It is a long-standing pearl among medical students that pure oxygen therapy for breathing difficulty in premature infants puts them at risk for blindness caused by retrolental fibroplasia. The man who discovered that connection, Dr Arnall Patz, died last week.
Stephen Miller reports in the WSJ:
Arnall Patz helped solve the riddle of how 10,000 babies went blind. Dr. Patz, who died [on March 21st] at age 89, was the … ophthalmologist who in 1954 showed that treating premature babies with pure oxygen had the unexpected result of destroying eyesight in some. By the simple expedient of regulating oxygen levels inside incubators, the epidemic was quelled. "Never in the history of ophthalmology has a blinding condition become so quickly widespread and equally rapidly been abolished," wrote Sir Stewart Duke-Elder, a Scottish ophthalmologist, in the 1970s.
A epidemic of retrolental fibroplasia (RLF) seemed to have grown up just as treatments for preemies had improved. By the time of Dr. Patz's investigations in the early 1950s, an estimated 10,000 children had been blinded in the U.S. and abroad…. Ophthalmologists were searching for a cause in the way preemies were treated—possible culprits included vitamins and hormones. Dr. Patz, a resident at Washington's Gallinger Municipal Hospital, nearly didn't manage to bring his study off, because it involved experimenting on babies, and because the idea that oxygen could cause harm was so counterintuitive. The gas provided obvious benefits for preemies, often turning them to a healthy pink from blue in the incubator. "It had become standard practice to put babies in incubators and crank up the oxygen," he said in a 2004 interview with the Baltimore Sun.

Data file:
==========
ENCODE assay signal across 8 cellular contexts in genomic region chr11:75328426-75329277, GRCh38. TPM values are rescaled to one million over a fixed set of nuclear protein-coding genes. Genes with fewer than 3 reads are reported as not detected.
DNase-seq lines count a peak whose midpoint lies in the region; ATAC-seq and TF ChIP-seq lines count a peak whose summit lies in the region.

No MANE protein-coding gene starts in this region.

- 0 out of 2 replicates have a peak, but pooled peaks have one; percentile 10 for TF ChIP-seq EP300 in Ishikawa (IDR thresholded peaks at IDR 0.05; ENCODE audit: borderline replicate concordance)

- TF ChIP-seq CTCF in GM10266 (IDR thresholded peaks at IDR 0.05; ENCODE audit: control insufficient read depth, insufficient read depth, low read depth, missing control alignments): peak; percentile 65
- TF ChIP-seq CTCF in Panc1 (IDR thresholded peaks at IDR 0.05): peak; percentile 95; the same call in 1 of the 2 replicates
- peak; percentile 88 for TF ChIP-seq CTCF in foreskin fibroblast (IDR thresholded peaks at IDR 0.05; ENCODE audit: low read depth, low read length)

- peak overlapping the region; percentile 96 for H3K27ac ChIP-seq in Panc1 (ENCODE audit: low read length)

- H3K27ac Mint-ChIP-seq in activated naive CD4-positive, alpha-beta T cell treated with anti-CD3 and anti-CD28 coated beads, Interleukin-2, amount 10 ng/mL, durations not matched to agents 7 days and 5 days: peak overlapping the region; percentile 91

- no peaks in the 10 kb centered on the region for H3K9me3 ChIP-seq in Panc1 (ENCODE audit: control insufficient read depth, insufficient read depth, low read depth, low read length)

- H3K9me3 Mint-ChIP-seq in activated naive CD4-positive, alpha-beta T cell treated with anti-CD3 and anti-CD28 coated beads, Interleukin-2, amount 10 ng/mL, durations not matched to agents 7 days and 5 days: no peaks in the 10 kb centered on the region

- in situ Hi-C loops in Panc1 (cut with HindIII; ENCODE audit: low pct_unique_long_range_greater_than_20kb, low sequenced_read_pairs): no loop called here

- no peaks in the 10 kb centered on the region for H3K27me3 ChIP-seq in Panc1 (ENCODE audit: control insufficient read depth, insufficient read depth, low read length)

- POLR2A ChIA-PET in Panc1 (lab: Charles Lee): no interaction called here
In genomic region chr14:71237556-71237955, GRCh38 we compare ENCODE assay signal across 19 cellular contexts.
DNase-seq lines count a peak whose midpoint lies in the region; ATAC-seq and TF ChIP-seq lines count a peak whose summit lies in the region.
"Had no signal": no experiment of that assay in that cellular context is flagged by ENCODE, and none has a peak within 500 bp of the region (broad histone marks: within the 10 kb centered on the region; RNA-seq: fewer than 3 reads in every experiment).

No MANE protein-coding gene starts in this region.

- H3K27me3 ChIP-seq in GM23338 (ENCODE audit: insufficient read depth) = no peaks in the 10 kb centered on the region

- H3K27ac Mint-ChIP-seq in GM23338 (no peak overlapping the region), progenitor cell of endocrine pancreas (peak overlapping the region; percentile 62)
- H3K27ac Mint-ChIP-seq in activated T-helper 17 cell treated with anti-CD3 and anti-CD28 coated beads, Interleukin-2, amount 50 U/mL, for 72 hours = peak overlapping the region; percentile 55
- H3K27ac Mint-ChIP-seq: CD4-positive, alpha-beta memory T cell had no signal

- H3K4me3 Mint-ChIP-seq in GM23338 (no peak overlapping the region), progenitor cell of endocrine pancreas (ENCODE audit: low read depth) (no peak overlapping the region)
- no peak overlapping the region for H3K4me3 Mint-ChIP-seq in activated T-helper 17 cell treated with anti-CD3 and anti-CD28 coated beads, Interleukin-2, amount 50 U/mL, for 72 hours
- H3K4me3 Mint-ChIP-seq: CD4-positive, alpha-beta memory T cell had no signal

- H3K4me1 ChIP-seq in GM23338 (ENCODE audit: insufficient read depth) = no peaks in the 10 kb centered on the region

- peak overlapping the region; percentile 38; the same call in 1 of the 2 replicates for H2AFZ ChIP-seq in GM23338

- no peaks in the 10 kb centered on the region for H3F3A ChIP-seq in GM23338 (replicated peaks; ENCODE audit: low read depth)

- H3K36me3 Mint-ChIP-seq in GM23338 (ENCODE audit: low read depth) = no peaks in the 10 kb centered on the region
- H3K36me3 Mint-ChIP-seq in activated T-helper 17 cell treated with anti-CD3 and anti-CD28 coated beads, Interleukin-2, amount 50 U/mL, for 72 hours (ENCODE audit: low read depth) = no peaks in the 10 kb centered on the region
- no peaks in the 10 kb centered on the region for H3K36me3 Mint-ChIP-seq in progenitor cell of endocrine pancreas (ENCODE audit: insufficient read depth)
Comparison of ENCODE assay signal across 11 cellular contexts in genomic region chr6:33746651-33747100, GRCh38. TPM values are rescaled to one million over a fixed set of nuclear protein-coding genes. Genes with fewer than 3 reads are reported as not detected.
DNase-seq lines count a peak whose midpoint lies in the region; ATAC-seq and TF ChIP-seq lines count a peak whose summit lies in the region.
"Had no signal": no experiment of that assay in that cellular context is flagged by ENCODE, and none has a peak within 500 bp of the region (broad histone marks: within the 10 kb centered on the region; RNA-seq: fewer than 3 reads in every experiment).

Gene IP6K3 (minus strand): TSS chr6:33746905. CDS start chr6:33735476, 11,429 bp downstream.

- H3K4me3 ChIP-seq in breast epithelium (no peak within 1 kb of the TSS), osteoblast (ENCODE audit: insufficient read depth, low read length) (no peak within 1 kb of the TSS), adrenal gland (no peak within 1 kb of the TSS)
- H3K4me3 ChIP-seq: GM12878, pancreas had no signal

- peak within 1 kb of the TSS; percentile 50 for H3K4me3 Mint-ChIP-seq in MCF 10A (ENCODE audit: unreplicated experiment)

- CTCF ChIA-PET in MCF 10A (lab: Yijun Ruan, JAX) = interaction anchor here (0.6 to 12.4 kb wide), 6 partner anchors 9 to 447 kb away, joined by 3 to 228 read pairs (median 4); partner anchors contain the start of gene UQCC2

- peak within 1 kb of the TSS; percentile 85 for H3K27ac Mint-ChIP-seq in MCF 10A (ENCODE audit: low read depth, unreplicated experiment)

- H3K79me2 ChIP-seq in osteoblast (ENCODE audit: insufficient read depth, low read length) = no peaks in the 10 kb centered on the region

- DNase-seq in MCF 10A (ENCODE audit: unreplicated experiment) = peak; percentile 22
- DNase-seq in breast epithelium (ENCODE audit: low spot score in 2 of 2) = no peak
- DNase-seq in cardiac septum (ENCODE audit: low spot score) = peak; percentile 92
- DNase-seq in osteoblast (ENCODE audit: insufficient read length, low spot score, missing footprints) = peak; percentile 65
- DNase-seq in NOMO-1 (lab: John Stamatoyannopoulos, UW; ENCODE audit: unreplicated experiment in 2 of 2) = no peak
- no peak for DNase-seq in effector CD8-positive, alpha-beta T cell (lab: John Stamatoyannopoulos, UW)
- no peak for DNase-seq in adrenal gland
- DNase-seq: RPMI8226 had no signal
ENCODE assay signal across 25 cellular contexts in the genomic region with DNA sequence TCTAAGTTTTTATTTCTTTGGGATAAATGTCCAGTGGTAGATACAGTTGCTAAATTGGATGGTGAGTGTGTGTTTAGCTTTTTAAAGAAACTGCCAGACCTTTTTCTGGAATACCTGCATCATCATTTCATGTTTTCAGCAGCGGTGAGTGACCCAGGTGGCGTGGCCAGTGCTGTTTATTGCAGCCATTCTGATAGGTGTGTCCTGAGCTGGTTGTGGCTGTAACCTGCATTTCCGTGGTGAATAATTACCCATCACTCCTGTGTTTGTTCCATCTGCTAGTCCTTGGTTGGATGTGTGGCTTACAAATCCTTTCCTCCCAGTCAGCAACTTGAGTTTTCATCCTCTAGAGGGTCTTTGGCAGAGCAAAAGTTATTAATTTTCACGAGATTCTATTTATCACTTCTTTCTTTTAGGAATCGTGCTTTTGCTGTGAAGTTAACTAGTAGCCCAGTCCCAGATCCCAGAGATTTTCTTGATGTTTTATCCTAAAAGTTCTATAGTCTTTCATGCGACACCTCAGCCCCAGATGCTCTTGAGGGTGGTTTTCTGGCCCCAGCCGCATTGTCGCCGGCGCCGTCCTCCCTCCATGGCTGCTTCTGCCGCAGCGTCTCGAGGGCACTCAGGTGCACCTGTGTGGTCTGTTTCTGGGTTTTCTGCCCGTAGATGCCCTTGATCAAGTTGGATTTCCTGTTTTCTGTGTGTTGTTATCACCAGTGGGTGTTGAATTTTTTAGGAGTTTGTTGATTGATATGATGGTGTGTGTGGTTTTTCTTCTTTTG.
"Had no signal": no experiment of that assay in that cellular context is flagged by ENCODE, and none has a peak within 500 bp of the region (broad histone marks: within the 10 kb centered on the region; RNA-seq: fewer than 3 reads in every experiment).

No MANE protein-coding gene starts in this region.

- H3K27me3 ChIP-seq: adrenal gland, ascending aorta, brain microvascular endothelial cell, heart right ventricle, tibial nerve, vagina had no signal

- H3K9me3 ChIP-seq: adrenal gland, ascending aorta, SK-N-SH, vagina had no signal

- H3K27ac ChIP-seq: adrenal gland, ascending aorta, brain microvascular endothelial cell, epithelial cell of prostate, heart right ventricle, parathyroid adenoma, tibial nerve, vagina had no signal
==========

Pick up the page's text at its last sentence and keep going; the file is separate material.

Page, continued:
Having failed to obtain a grant, Dr. Patz borrowed funds from his family and demonstrated that oxygen could cause blindness in opossums, rats and kittens. The gas did this by causing blood vessels in the eye to became overdeveloped, damaging the retina. The scientific community was skeptical. "These guys are going to kill a lot of babies by anoxia to test a wild idea," warned grant referees for the National Institutes of Health.
By turning down the oxygen on half the infants in his study, Dr. Patz was able to demonstrate that oxygen therapy had caused the epidemic. A wider study confirmed his results and was announced in 1954.One man is challenged by a problem, thinks through a solution on his own (and his family’s) dime, and dramatically improves the lives of thousands. A great American story, a great human story.
Soon after his discovery, Dr Patz met Helen Keller:
Just two years after the RLF results were announced, in 1956, Dr. Patz and another researcher, Everett Kinsey, who performed the wider study, were given the Lasker Award for clinical research. Also honored was Jonas Salk, who developed the first polio vaccine.
Helen Keller presented Dr. Patz's award in a ceremony in Atlantic City, N.J. Ms. Keller seemed nervous, Dr. Patz later told his son, Jonathan Patz. She kept feeling the inscribed nameplate on the statuette. After she handed it to Dr. Patz, he realized why: Someone had given her Dr. Salk's statuette instead of Dr. Patz's.Dr Arnall Patz, a great American, RIP.